Be a Generalist First!
As I analyzed my career, I found while I was doing many specific functions, I had become a super generalist. I could get answers to questions even if I didn't specifically know the questions. Generalists can adapt to a variety of development positions over time — which makes them more marketable. I also suggest, especially in the early part of your career, that you work in different development areas such as universities, health care, social services, etc. You may find the culture, history and traditions are different in each place, but the functions you bring to the table can still be applied with success anywhere. With time, you determine if you like to manage or generate time, talent or treasure. It's not easy to be charged with doing both, as many in our field can attest!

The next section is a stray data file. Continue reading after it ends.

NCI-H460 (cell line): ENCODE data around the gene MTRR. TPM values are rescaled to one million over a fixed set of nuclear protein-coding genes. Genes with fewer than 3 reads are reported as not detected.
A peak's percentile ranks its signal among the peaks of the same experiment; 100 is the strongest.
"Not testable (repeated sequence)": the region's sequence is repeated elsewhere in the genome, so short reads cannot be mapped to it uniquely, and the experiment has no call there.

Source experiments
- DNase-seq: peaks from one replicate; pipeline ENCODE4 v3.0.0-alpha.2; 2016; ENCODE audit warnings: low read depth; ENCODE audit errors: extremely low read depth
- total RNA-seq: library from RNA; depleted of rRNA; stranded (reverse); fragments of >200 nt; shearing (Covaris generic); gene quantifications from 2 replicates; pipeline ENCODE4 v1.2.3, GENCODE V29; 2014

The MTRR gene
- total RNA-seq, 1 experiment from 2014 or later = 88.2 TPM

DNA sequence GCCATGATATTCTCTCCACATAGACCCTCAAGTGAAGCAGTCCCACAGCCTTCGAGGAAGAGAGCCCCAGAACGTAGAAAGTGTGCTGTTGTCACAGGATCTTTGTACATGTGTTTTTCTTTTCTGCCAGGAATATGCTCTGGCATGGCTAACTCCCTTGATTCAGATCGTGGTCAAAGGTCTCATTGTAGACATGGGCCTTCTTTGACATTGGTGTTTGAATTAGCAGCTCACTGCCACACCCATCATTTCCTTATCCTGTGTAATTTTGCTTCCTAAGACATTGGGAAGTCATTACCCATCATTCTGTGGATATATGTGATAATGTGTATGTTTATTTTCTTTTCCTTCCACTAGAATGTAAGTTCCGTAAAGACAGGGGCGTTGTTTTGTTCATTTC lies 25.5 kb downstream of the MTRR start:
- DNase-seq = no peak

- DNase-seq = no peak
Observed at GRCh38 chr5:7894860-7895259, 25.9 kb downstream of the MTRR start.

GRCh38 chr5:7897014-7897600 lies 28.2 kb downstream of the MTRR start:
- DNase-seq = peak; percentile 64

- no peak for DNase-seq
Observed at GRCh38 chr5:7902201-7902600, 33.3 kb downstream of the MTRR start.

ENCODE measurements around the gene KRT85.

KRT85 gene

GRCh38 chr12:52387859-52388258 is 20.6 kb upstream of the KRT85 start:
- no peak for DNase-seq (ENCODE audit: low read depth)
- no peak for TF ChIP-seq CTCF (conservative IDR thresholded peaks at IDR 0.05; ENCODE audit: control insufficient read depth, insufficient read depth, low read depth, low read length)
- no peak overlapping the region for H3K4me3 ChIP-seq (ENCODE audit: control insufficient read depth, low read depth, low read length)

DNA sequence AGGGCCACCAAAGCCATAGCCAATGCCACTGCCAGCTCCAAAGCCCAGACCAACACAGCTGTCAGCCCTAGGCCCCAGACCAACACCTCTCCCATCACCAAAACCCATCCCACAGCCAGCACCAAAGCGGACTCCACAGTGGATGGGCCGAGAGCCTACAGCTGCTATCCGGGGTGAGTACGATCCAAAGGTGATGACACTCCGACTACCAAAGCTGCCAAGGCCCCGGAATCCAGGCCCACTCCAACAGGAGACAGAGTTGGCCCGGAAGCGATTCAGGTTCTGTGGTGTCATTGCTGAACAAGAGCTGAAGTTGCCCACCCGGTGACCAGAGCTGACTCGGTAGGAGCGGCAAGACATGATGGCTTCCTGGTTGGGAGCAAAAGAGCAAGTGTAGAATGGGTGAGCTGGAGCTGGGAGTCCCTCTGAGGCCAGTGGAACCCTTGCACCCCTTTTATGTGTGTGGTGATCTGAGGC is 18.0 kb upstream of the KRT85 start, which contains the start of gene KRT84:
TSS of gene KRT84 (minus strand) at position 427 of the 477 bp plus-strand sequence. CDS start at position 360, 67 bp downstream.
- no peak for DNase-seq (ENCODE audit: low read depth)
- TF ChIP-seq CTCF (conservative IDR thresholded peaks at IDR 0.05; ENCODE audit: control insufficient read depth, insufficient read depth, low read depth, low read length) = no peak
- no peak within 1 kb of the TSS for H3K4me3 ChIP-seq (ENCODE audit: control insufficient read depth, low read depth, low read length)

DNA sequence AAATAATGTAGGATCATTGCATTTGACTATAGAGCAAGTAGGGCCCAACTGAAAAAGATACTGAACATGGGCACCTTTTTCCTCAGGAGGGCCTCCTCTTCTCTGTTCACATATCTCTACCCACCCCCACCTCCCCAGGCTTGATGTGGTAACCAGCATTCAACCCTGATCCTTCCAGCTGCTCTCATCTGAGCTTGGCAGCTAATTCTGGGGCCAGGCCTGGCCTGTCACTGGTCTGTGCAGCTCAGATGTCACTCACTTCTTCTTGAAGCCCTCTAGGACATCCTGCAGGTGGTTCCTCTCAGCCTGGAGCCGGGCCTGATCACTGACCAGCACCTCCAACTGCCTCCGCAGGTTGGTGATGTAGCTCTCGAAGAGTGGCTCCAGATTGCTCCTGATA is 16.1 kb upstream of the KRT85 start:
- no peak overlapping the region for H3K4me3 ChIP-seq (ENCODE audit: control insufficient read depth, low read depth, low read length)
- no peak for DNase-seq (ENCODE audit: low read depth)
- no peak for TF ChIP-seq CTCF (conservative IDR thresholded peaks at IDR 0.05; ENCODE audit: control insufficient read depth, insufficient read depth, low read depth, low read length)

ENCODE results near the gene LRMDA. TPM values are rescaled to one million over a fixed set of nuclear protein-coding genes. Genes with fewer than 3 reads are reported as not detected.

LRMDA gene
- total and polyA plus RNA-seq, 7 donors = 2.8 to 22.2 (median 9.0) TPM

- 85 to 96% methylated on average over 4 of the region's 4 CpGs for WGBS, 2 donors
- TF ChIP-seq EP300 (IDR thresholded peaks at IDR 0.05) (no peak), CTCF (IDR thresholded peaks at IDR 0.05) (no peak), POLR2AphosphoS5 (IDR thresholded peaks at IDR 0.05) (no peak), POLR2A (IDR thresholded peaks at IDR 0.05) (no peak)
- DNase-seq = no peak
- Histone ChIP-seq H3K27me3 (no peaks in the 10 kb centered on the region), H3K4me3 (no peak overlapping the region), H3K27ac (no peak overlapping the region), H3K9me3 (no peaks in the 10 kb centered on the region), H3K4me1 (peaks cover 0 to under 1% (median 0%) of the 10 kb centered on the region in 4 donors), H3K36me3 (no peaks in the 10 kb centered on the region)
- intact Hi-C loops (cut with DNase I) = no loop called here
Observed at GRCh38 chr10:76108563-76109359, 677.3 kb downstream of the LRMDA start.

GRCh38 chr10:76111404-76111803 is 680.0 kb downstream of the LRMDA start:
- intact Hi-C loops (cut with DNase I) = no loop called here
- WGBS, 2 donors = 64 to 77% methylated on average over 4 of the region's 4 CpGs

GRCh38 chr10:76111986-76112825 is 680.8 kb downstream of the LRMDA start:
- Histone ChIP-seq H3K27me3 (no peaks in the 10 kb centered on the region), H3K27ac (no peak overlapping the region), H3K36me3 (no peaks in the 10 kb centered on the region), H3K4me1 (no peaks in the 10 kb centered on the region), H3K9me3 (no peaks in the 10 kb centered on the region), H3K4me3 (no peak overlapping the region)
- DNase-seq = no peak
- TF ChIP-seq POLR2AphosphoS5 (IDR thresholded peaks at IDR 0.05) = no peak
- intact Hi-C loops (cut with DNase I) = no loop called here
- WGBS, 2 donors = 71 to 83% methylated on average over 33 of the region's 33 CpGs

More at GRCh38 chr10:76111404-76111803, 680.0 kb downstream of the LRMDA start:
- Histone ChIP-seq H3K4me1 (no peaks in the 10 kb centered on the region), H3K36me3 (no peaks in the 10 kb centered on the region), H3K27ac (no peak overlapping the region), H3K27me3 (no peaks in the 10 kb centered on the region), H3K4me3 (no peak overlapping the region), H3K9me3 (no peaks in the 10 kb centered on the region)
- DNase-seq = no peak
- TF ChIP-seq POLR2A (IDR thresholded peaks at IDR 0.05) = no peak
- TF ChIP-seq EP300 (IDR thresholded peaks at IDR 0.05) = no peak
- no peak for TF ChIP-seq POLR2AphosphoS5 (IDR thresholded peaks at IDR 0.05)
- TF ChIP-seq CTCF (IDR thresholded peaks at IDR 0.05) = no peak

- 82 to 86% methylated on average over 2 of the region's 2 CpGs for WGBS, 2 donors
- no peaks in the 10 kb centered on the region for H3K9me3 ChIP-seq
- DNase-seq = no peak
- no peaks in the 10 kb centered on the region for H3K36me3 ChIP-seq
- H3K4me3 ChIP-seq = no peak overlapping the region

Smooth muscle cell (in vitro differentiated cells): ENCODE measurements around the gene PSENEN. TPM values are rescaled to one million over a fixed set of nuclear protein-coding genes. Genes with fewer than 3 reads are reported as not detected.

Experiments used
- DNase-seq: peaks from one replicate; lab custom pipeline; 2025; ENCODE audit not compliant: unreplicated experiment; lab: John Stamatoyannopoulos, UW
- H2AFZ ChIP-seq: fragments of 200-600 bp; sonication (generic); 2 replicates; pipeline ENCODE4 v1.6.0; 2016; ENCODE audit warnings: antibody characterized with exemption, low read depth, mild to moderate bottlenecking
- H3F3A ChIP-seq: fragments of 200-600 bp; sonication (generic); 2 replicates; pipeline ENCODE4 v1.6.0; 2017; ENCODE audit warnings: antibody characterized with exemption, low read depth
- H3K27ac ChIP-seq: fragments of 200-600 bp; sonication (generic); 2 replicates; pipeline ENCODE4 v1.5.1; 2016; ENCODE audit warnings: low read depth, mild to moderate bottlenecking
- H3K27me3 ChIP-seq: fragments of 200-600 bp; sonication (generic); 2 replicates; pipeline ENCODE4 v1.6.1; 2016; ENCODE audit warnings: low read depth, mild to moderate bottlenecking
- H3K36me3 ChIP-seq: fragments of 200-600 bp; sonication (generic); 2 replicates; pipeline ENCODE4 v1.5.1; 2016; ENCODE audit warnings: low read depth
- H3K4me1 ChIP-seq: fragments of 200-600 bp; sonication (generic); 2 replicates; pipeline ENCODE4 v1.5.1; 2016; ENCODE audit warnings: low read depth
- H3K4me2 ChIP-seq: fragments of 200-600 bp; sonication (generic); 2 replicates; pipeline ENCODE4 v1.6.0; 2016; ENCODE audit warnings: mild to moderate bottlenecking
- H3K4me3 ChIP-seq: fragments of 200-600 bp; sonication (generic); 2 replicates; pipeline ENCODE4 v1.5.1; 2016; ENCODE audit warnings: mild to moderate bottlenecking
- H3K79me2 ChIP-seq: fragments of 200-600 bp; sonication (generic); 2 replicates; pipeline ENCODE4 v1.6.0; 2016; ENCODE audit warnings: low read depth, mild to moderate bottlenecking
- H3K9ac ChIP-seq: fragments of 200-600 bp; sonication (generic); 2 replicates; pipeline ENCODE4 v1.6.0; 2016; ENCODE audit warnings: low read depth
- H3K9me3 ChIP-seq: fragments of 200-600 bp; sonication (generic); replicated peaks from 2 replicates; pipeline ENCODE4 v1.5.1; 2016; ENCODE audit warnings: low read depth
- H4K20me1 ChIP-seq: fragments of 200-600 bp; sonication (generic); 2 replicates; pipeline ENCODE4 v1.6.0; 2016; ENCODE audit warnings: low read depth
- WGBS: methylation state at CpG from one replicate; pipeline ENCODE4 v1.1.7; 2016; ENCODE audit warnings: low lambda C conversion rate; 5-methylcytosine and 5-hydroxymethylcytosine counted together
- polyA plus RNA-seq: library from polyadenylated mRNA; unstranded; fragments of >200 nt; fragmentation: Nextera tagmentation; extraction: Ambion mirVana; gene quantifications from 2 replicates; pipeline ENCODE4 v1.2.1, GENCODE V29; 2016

I am convinced that with experience, a "jack of all trades" can be a master of all. There is nothing wrong with being a generalist. Try it, and you may like it!
Duke has extensive experience as a nonprofit practitioner, author, lecturer and consultant. He has been a contributing author to NonProfit PRO for the last 11 years. He has been a long-standing member of the Association of Fundraising Professionals where he was previously named the AFP Indiana Chapter Fundraising Executive of the Year and has held the CFRE designation for many years.
He received his doctorate degree from West Virginia University with an emphasis in education administration, master's degree from Marshall University with an emphasis in public administration and a bachelor's degree from West Virginia University with an emphasis in marketing/management. He has also completed post graduate work at the University of Louisville.
He is currently executive director of development for The Salvation Army Indiana Division in Indianapolis, Indiana. Contact Duke at firstname.lastname@example.org or 317-224-1029.